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Aging, Estrogen Loss and Epoxyeicosatrienoic Acids (EETs)

  • Alison R. Lee ,

    Contributed equally to this work with: Alison R. Lee, Angela S. Pechenino

    Affiliation Molecular & Cellular Cardiology, Cardiovascular Division, Department of Medicine, University of California Davis, Davis, California, United States of America

  • Angela S. Pechenino ,

    Contributed equally to this work with: Alison R. Lee, Angela S. Pechenino

    Affiliation Molecular & Cellular Cardiology, Cardiovascular Division, Department of Medicine, University of California Davis, Davis, California, United States of America

  • Hua Dong,

    Affiliation Department of Entymology, University of California Davis, Davis, California, United States of America

  • Bruce D. Hammock,

    Affiliation Department of Entymology, University of California Davis, Davis, California, United States of America

  • Anne A. Knowlton

    Affiliations Molecular & Cellular Cardiology, Cardiovascular Division, Department of Medicine, University of California Davis, Davis, California, United States of America, Department of Pharmacology, University of California Davis, Davis, California, United States of America, The Department of Veteran's Affairs, Northern California VA, Sacramento, California, United States of America

Aging, Estrogen Loss and Epoxyeicosatrienoic Acids (EETs)

  • Alison R. Lee, 
  • Angela S. Pechenino, 
  • Hua Dong, 
  • Bruce D. Hammock, 
  • Anne A. Knowlton


Inflammation is a key element in many cardiovascular diseases. Both estrogen loss, caused by menopause, and aging have inflammatory consequences. Epoxyeicosatrienoic acids (EETs) are anti-inflammatory molecules synthesized by various cytochrome P450 (Cyp) enzymes from arachidonic acid. EETs are in the third (Cytochrome P450) pathway of arachindonic acid metabolism, others being cyclooxygenases and lipoxygenases. We hypothesized that aging and estrogen loss would reduce levels of anti-inflammatory EETs. Adult (6 mo) and aged (22 mo) ovariectomized rats with (OP) and without (Ovx) 17-∃-estradiol replacement were used in this study. Mass spectrometry was used to measure levels of EETs and their metabolites, dihydroxyeicosatrienoic acids (DHETs). Levels of Cyp2C2, Cyp2C6, and Cyp2J2, the principal Cyps responsible for EETs synthesis, as well as soluble epoxide hydrolase (sEH), which metabolizes EETS to DHETs, were determined via western blot. Overall Cyp levels decreased with age, though Cyp2C6 increased in the liver. sEH was increased in the kidney with estrogen replacement. Despite protein changes, no differences were measured in plasma or aortic tissue levels of EETs. However, plasma 14,15 DHET was increased in aged Ovx, and 5,6 DHET in adult OP. In conclusion neither aging nor estrogen loss decreased the anti-inflammatory EETs in the cardiovascular system.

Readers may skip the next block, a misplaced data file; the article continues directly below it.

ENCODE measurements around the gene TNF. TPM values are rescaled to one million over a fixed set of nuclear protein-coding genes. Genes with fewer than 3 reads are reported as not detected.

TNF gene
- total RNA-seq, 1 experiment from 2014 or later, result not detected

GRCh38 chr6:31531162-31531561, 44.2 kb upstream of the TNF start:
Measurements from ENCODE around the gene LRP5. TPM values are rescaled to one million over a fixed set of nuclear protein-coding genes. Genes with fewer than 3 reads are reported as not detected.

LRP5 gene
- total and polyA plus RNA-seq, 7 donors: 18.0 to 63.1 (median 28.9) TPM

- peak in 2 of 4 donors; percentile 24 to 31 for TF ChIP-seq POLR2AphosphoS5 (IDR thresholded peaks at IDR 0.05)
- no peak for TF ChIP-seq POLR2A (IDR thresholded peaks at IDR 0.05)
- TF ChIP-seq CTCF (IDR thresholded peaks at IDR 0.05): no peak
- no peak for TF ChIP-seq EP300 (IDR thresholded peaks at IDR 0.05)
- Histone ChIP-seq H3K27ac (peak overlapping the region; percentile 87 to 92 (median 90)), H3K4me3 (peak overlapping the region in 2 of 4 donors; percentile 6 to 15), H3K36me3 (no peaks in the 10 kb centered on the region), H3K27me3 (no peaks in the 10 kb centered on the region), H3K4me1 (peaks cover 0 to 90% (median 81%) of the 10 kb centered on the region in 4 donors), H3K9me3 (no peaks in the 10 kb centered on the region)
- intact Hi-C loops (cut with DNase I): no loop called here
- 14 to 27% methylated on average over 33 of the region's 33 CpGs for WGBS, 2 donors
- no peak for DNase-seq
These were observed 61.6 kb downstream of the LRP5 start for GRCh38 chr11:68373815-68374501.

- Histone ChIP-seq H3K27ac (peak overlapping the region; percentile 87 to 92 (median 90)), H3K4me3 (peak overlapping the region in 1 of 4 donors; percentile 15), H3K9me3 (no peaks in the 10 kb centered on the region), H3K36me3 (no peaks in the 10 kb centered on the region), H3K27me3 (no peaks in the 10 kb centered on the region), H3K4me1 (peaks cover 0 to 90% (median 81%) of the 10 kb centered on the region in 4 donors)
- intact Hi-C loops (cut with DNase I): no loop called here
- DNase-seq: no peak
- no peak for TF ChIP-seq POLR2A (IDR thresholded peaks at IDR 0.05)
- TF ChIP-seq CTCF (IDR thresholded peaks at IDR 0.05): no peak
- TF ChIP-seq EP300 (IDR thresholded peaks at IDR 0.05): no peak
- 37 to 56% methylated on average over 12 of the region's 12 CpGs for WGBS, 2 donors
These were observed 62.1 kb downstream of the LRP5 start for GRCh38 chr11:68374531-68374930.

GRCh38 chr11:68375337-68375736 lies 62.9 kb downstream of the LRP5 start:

Menopause is characterized by dramatically decreased estrogen levels and a marked acceleration of atherosclerosis and heart disease in women [1]. Although a loss of estrogen is blamed for these effects and a number of animal studies support this [2], [3], clinical studies showed no benefit from hormone replacement treatment(HRT) for post-menopausal females [4], [5]. In fact, although nonrandomized studies had supported that HRT was cardio-protective for women post-menopause, the randomized, double-blinded clinical trials showed an increase in cardiovascular events, particularly during the first year of treatment. Further analysis of these results led to the timing hypothesis [6], that a long delay between menopause and HRT was a factor in the increased cardiovascular disease in the trials. Recent work from our lab indicates that delayed estrogen administration leads to an increase in inflammatory gene expression [7], signifying that inflammation plays a role in the deleterious effects seen with late estrogen administration in the clinical trials. Because inflammatory changes have been definitively associated with the development of atherosclerosis [8], [9], the identification of antioxidant and anti-inflammatory pathways and molecules has become paramount.

There are three arachidonic acid metabolism pathways: the COX (cycloxygenase) pathway, the LOX (lipoxygenase) pathway and the CYP (cytochrome P450) pathway. The importance of the first two pathways, which produce prostaglandins and leukotrienes, is well-established in the cardiovascular system; however, the role of the CYP pathway, which produces epoxyecosatrienoic acids (EETs), has yet to be fully characterized. EETs, of which there are 4 isoforms (5,6-, 8,9-, 11,12-, and 14,15-), are lipid signaling molecules synthesized primarily by the action of 2 families of cytochrome P450 (Cyp) enzymes, Cyp2C and Cyp2J, on arachadonic acid [10]. Recent evidence indicates that EETs act as important anti-inflammatory and antioxidant molecules [10], [11]. EETs have been shown to protect against ischemic injury by reducing inflammation [12], and have important stimulatory effects on angiogenesis [13]. EETs are predominantly metabolized by soluble epoxide hydrolase (sEH) into their corresponding dihydroxyeicosatrienoic acid (DHET) isoforms (Figure 1). While other epoxide hydrolases are of little importance in EET metabolism, other metabolic pathways, such as ∃-oxidation, T-oxidation and chain elongation, are of some importance, particularly when sEH is suppressed [14][16]. sEH polymorphisms are associated with an increased risk in atherosclerosis in a number of clinical studies [17][19], and treatment of apolipoprotein E knockout mice with synthesized sEH inhibitors for 8 weeks reduced atherosclerosis in these animals [20]. The function of DHETs is less clear, as early studies showed injurious effects, but later ones are not definitive on this issue [21], [22]. Because a number of potential therapeutic agents have been developed that inhibit sEH, we were interested if aging and estrogen loss, which are associated with increased inflammation, alter the expression of EETs or the enzymes involved in their synthesis and degradation. Inhibition of sEH to increase expression of the anti-inflammatory EETs has the potential to be a therapeutic approach to ameliorate some of the adverse changes of aging.